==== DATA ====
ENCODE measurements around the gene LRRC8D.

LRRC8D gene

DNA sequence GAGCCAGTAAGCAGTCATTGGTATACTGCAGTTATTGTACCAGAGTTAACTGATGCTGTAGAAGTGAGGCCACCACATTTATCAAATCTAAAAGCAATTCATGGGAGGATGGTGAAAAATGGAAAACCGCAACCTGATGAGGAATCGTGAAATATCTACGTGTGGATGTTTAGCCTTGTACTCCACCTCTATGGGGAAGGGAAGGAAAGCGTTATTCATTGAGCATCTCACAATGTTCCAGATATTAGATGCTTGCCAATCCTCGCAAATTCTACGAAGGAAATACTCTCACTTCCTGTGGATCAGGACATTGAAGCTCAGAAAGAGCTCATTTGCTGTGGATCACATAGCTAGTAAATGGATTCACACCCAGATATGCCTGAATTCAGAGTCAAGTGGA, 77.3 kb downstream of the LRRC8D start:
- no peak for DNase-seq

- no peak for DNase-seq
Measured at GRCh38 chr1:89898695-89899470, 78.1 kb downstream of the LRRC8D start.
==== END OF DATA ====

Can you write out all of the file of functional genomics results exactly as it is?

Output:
ENCODE measurements around the gene LRRC8D.

LRRC8D gene

DNA sequence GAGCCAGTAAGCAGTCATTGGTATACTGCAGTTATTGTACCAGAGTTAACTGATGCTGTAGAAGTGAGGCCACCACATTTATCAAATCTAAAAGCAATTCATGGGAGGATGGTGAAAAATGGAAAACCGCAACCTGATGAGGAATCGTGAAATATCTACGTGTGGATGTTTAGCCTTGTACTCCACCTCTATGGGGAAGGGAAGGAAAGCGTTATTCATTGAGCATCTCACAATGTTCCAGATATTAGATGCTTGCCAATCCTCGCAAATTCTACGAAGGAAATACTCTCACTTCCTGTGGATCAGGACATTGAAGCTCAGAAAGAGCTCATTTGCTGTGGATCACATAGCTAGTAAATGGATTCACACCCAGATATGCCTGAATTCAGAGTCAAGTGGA, 77.3 kb downstream of the LRRC8D start:
- no peak for DNase-seq

- no peak for DNase-seq
Measured at GRCh38 chr1:89898695-89899470, 78.1 kb downstream of the LRRC8D start.